Companies seeking Monroeville’s permission for billboards along Parkway East
Two advertising companies are asking Monroeville leaders to allow larger, brighter billboards along the heavily traveled Parkway East, less than a decade after a similar measure failed.
Out-of-state billboard giant Interstate Outdoor Advertising has requested amendments to the zoning ordinance that would change restrictions on billboards near sections of the parkway.
The issue could come up at the next Monroeville Planning Commission meeting on Dec. 17 at the municipal building.
The planning commission tabled a proposal on Nov. 19 to amend the zoning ordinance so that advertisers could to erect billboards almost five times the size currently allowed.
Larger-sized billboards were one aspect of an application that Cherry Hill, N.J.-based Interstate Outdoor Advertising, has submitted to the municipality to erect two billboards.
Right Angle Media, based in Churchville, Bucks County, also has requested permission to construct a billboard in the proposed “outdoor advertising” zone.
Interstate Outdoor Advertising asked the planning commission to table the application that contains these amendments so that it could submit additional documents and revise its requests, municipal zoning and code enforcement officer Mark Ciufo said.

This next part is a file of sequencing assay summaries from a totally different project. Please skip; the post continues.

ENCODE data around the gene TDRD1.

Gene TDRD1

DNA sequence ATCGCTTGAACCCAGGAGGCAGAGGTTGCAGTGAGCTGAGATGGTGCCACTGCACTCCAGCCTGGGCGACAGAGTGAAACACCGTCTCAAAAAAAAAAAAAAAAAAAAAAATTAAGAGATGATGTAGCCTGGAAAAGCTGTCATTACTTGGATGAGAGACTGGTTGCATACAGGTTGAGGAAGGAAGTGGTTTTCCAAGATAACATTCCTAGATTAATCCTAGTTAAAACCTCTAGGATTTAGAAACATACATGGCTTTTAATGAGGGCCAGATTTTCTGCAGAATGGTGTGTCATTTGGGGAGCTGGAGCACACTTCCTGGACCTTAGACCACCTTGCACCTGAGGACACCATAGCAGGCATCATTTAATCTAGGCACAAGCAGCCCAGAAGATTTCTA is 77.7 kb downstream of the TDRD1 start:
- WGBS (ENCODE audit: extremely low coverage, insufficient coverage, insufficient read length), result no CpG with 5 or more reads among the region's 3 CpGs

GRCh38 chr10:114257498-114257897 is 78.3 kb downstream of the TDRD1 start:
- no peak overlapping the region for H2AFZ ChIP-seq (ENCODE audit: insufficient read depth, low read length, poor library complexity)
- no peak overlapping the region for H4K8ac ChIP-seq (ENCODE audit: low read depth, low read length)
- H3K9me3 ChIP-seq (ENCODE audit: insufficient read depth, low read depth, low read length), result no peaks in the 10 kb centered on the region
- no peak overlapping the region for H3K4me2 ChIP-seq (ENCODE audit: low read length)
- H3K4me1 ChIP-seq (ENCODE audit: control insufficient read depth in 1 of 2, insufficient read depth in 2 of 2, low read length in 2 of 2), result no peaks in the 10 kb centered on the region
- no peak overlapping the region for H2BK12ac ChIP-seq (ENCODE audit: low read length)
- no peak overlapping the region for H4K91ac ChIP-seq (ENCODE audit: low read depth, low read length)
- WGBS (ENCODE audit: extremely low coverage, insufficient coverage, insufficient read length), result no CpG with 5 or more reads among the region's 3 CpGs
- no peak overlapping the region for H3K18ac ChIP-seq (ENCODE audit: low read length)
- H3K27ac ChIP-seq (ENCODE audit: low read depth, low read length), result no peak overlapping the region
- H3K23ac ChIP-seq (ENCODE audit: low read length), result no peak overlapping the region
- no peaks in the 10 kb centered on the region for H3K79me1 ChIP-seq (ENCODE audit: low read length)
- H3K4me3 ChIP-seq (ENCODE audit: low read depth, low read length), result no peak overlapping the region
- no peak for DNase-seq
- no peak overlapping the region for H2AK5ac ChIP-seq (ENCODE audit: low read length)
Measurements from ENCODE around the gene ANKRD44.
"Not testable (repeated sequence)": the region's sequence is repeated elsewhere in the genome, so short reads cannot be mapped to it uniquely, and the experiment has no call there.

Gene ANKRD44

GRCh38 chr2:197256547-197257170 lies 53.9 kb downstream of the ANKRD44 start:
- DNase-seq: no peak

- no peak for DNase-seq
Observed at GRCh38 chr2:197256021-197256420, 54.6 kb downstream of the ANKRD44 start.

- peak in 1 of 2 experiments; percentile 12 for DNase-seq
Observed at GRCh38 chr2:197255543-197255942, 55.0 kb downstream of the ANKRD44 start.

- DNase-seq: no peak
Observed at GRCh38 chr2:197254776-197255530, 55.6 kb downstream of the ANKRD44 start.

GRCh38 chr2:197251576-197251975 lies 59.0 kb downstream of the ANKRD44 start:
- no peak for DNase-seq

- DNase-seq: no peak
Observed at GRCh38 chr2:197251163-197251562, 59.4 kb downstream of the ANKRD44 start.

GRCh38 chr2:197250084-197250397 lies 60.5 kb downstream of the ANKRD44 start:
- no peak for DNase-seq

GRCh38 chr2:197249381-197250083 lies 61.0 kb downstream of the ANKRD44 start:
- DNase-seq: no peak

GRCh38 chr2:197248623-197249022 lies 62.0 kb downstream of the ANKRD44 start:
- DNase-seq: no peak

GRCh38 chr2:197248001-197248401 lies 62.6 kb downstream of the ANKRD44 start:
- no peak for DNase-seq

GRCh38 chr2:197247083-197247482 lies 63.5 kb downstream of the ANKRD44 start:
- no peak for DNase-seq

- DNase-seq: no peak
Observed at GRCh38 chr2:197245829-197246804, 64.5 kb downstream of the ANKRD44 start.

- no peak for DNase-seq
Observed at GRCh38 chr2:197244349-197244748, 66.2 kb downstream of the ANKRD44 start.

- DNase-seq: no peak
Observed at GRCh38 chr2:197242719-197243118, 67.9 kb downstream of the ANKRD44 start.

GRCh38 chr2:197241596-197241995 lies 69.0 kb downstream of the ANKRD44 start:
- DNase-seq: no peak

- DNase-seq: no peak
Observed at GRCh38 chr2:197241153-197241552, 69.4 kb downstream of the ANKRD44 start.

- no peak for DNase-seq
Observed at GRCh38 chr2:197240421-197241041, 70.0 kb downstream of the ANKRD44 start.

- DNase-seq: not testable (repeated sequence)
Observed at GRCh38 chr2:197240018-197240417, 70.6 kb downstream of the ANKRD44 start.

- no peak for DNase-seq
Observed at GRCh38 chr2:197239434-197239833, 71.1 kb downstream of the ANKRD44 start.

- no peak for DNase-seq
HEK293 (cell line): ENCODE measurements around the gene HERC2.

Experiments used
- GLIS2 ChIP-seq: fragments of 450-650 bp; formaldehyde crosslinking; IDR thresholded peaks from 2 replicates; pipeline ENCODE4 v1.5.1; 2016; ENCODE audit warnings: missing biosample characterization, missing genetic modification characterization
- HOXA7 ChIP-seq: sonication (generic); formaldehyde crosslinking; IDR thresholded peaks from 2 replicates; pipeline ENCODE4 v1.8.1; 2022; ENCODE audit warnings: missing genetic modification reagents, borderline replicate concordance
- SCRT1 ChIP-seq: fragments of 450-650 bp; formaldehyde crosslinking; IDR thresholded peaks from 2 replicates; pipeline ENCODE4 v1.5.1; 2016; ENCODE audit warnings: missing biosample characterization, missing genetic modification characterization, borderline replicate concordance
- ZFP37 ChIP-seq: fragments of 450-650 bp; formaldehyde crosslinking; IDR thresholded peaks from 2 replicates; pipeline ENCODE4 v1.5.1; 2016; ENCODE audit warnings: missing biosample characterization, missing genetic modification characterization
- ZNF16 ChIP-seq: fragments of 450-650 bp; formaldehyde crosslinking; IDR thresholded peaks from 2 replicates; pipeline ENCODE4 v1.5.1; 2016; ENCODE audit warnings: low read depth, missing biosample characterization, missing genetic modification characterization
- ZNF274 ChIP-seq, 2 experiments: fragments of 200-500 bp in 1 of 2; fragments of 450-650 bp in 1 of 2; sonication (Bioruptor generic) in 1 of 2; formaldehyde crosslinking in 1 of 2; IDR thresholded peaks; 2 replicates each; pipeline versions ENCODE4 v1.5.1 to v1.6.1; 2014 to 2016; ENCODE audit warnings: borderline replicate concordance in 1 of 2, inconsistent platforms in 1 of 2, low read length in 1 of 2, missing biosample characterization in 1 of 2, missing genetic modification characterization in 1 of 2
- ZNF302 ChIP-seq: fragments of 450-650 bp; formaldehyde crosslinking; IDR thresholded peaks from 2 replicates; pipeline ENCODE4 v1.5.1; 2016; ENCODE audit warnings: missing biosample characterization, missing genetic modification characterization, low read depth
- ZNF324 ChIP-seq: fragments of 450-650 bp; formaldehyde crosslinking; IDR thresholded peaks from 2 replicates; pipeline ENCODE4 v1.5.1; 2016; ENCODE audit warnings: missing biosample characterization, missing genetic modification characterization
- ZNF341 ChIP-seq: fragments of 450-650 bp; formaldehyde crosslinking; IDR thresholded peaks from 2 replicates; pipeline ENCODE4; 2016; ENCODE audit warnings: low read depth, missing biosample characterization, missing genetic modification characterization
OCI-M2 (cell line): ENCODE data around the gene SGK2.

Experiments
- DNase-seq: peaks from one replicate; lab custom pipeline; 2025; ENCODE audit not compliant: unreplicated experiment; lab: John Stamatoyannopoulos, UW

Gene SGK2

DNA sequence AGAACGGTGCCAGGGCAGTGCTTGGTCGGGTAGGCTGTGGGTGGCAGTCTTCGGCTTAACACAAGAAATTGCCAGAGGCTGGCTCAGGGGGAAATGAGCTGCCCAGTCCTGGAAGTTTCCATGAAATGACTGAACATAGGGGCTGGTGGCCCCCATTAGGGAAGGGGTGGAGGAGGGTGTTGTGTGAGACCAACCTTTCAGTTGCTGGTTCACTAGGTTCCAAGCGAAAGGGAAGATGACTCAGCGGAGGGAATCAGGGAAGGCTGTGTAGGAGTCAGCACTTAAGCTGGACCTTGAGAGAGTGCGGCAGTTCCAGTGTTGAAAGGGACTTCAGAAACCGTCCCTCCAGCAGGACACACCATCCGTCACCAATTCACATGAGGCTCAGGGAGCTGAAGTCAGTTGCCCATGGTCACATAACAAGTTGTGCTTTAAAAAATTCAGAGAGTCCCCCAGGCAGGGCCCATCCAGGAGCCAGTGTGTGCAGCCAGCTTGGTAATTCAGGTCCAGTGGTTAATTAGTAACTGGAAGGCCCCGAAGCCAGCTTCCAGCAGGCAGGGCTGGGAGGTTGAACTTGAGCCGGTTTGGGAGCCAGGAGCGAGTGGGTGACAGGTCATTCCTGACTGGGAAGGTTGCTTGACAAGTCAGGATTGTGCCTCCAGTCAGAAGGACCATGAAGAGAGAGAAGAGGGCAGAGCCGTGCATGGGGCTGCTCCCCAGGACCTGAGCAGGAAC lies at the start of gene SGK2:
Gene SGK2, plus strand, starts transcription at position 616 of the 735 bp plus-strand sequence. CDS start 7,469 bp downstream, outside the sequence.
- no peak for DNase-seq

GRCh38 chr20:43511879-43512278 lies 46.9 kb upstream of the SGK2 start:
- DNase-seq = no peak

“In my opinion, it was an incomplete application,” he said.
Representatives for Interstate Outdoor Advertising and Right Angle Media did not return phone calls seeking comment.
Under the proposed amendments, the maximum size of billboards along those portions of highway would be 700 square feet. The current limit is 150 square feet.
Advertisers would be able to erect billboards up to 80 feet high, compared with a current 24-foot limit.
The proposed amendments also would reduce the minimum spacing between billboards from 750 to 500 feet and change the restrictions on lights.
Advertisers would be able to use digital displays and colored lights, which currently are banned.
PennDOT would also have to approve billboards near the parkway under the federal Highway Beautification Act, Ciufo said.
Janice Olszewski, a 28-year resident, said she worries about what would happen if advertisers are successful.
“This would clutter the sides of the highway,” Olszewski said. “It’s distracting to drivers. It’s a safety issue.”
She hasn’t changed her mind since the last controversy over outdoor advertising, when she was among residents who attended council meetings between 2005 and 2007 to voice opposition to proposed changes to restrictions on outdoor advertising near the parkway.
That proposal ultimately failed.
Gideon Bradshaw is a staff writer for Trib Total Media. He can be reached at 412-871-2369 or email@example.com.